3 years ago

Meiotic homoeologous recombination-based mapping of wheat chromosome 2B and its homoeologues in Aegilops speltoides and Thinopyrum elongatum

Xianwen Zhu, Shiaoman Chao, Mingyi Zhang, Steven Xu, Xiwen Cai, Wei Zhang


Key message

We physically dissected and mapped wheat chromosome 2B and its homoeologues in Aegilops speltoides and Thinopyrum elongatum based on meiotic homoeologous recombination, providing a unique physical framework for genome studies.


Common wheat has a large and complex genome with narrow genetic diversity and various degrees of recombination between the A, B, and D subgenomes. This has limited the homologous recombination-based genome studies in wheat. Here, we exploited meiotic homoeologous recombination for molecular mapping of wheat chromosome 2B and its homoeologue 2S from Aegilops speltoides and 2E from Thinopyrum elongatum. The 2B–2S and 2B–2E recombination was induced by the ph1b mutant, and recovered using molecular markers and fluorescent genomic in situ hybridization (FGISH). A total of 112 2B–2S and 87 2B–2E recombinants involving different chromosome regions were developed and physically delineated by FGISH. The 2B–2S and 2B–2E recombination hotspots mapped to the subterminal regions on both arms. Recombination hotspots with the highest recombination rates mapped to the short arms. Eighty-three 2B–2S and 67 2B–2E recombinants were genotyped using the wheat 90 K SNP arrays. Based on the genotyping results and FGISH patterns of the recombinants, chromosomes 2B, 2S, and 2E were partitioned into 93, 66, and 46 bins, respectively. In total, 1037 SNPs physically mapped onto distinct bins of these three homoeologous chromosomes. A homoeologous recombination-based bin map was constructed for chromosome 2B, providing a unique physical framework for genome studies in wheat and its relatives. Meiotic homoeologous recombination also facilitates gene introgression to diversify the wheat genome for germplasm development. Therefore, homoeologous recombination-based studies enhance understanding of the wheat genome and its homoeologous counterparts from wild grasses, and expand the genetic variability of the wheat genome.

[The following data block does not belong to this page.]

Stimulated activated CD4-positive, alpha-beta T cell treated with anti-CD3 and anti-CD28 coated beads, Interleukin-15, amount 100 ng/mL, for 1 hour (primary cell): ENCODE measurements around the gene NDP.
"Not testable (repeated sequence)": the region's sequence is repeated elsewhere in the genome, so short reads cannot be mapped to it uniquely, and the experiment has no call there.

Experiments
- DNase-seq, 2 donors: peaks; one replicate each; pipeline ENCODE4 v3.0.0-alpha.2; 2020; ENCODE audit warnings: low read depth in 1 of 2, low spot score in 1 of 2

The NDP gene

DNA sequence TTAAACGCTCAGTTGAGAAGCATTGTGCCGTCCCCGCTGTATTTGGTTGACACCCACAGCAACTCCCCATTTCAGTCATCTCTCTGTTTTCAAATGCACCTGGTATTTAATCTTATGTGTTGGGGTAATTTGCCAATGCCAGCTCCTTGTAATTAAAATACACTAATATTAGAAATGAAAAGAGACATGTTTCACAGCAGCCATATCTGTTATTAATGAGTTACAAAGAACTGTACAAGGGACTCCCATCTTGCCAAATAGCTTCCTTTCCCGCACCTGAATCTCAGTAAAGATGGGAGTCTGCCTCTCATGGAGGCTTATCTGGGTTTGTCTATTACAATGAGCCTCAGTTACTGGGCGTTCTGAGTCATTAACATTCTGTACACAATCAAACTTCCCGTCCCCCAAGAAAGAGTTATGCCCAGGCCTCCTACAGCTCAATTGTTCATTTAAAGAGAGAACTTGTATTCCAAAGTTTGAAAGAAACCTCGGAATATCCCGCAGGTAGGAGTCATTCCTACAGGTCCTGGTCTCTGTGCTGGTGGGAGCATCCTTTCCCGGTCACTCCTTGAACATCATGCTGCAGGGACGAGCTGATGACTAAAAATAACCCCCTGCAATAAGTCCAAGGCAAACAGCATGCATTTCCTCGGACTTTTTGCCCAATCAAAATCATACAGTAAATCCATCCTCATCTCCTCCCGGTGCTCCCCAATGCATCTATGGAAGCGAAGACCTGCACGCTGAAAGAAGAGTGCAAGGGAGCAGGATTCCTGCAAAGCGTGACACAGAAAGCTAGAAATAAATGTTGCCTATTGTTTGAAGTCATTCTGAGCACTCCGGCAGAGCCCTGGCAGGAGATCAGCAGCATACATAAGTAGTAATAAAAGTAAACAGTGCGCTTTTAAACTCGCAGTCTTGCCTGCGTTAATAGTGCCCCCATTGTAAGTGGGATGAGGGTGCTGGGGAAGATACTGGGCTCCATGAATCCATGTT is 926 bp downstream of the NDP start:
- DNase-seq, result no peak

Publisher URL: https://link.springer.com/article/10.1007/s00122-018-3160-0

DOI: 10.1007/s00122-018-3160-0

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